Understanding Lead-Based Paint Disclosures

The importance of disclosing the presence of lead-based paint

A display of various gear and tools used for interior home painting against a white wall. A ladder, paint roller, paint bucket, tape, tarp and other tools are visible.

Landlords have a legal obligation to go beyond simply maintaining a habitable property. They are also responsible for disclosing any potential health risks inherent on the property, including lead-based paint. Lead exposure can be extremely harmful, and as such, tenants must be informed about it's possible presence on the property. This transparency empowers tenants to make informed decisions about their living environment and protects landlords from potential legal issues arising from non-disclosure.

What is the Lead-Based Paint Disclosure and Why is it Required?

Landlords are legally required to provide tenants with a lead-based paint disclosure form as a part of the lease before they move into the property. The role of this document is to inform tenants of the potential presence of lead-based paint in the property, regardless of whether it's currently visible or on the property. The disclosure should also outline any safety measures tenants can take to minimize risks.

The importance of lead disclosure stems from the previously unknown dangers of lead poisoning. Lead, once a common paint additive, was banned from being used in residential and commercial painting in 1977 due to it's hazardous effects. Lead exposure can cause a range of health issues, including seizures, developmental delays, nausea, kidney damage, and brain damage. Children are especially vulnerable as they're more likely to ingest lead through paint chips or dust.

While lead-based paint is no longer used, it can still be present in homes built before 1978. Landlords are obligated to disclose this potential hazard, empowering tenants to make informed decisions about their living environment.

Lead-Based Paint Laws

The EPA outlines a specific process that landlords and property managers need to adhere to when disclosing the potential dangers of lead-based paint to tenants.

  1. Provide the tenant with the EPA-approved documentation about the health hazards lead paint presents, and how to identify lead paint.
  2. Share any information you have about the presence of lead-based paint on the property with the tenants, and point out the areas of the property that you know contained said paint.
  3. Provide tenants with a copy of any tests you've had done on the property to check for lead-based paint.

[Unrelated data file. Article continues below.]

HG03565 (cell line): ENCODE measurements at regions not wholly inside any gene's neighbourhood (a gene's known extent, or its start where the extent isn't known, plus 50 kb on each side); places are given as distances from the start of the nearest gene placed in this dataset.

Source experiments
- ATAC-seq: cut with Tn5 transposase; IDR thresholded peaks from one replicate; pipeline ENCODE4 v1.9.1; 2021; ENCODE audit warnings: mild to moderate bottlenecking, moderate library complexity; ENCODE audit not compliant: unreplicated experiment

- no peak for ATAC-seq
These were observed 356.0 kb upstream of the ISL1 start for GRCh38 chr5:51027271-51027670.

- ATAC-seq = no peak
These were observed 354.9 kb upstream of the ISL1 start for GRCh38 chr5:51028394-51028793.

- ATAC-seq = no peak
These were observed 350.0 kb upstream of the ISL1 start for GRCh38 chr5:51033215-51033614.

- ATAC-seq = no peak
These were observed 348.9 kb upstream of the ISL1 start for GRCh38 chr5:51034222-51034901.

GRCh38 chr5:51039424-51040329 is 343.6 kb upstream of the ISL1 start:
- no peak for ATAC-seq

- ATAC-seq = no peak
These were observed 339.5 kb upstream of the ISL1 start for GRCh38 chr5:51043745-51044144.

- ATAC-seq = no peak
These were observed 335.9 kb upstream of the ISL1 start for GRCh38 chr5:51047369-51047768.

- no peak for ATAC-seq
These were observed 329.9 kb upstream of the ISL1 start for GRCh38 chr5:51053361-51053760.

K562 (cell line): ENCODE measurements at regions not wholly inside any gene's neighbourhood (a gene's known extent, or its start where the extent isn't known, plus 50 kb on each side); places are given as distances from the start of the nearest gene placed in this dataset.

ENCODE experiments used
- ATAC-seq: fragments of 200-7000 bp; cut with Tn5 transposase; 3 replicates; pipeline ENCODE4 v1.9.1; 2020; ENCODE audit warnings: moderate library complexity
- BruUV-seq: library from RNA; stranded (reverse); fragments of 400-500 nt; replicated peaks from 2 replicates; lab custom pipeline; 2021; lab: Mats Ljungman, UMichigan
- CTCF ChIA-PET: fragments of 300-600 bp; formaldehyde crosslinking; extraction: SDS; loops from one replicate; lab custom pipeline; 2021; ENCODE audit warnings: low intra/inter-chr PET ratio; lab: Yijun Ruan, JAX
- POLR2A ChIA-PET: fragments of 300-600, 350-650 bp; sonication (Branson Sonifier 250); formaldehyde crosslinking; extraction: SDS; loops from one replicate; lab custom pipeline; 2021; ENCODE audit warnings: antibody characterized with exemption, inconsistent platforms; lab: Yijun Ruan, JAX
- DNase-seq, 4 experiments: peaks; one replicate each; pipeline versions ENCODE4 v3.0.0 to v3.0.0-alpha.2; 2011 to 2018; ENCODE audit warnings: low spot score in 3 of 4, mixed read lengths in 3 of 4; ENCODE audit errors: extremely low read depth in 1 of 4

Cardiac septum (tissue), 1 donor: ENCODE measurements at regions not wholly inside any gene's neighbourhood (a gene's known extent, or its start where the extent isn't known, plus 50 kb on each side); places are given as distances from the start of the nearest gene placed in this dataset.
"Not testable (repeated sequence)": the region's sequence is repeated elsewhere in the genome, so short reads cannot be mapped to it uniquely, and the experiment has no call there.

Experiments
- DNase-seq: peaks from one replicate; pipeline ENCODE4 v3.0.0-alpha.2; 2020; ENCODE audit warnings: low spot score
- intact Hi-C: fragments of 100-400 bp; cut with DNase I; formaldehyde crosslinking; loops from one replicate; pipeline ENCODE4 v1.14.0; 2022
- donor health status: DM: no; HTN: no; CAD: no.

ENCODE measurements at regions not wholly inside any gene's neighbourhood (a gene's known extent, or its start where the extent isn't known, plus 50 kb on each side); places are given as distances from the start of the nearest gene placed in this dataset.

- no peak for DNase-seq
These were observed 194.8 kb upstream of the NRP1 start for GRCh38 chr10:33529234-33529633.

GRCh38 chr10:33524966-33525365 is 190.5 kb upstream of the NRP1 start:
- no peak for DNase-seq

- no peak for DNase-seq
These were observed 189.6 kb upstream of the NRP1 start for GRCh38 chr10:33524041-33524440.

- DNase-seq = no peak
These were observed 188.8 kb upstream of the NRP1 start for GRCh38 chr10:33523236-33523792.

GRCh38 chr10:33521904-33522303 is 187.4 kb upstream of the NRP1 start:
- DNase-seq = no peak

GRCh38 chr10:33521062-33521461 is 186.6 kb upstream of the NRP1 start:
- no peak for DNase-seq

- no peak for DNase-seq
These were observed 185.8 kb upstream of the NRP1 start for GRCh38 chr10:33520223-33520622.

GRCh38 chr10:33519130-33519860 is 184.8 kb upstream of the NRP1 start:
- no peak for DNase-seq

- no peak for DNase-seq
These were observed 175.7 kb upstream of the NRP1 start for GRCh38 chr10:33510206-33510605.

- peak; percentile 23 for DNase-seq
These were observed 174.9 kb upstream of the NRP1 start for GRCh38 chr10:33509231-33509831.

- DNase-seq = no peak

4. Include a disclosure form as an addendum on the lease and have all the tenants on the property sign it acknowledging they received and understood it.
  5. Store the disclosure and hold onto it for at least three years following the signing.

What Should be Included in a Lead-Based Paint Disclosure

Your disclosure must include the following information:

  1. A general acknowledgment of the dangers of lead-based paint and the existence of laws related to its dangers.
  2. Disclosure of your awareness of the presence of any lead-based paint on the property. You must also disclose if you are unsure of the existence of any lead-based paint.
  3. All reports and tests that have been done on the property and the results of said investigations.
  4. A signature section on the disclosure for the tenant to acknowledge they received the disclosure as well as a copy of the EPA-approved brochure about lead paint.
  5. A space for the landlord to sign stating that they provided the required disclosures to the tenants.

Providing a lead-based paint disclosure to your tenants isn't only about fulfilling a legal requirement; it offers important benefits for both parties.

Landlord Protection: A signed disclosure serves as documented proof that you did your due diligence in informing tenants about potential lead hazards, potentially shielding you from lawsuits in case of lead-related illness.

Tenant Education: Disclosures provide tenants with vital knowledge about the risks of lead-based paint, allowing them to take necessary steps to protect themselves and their families beyond their time living at your property.

By prioritizing lead-based paint disclosures, you can promote a safe and informed living environment for your tenants while safeguarding your own interests.

Created on: 05/15/24

Author: CreditLink Secure Blog Team

Tags: lead, paint , lead-based paint , disclosures , lease disclosures , addendums , health and safety,

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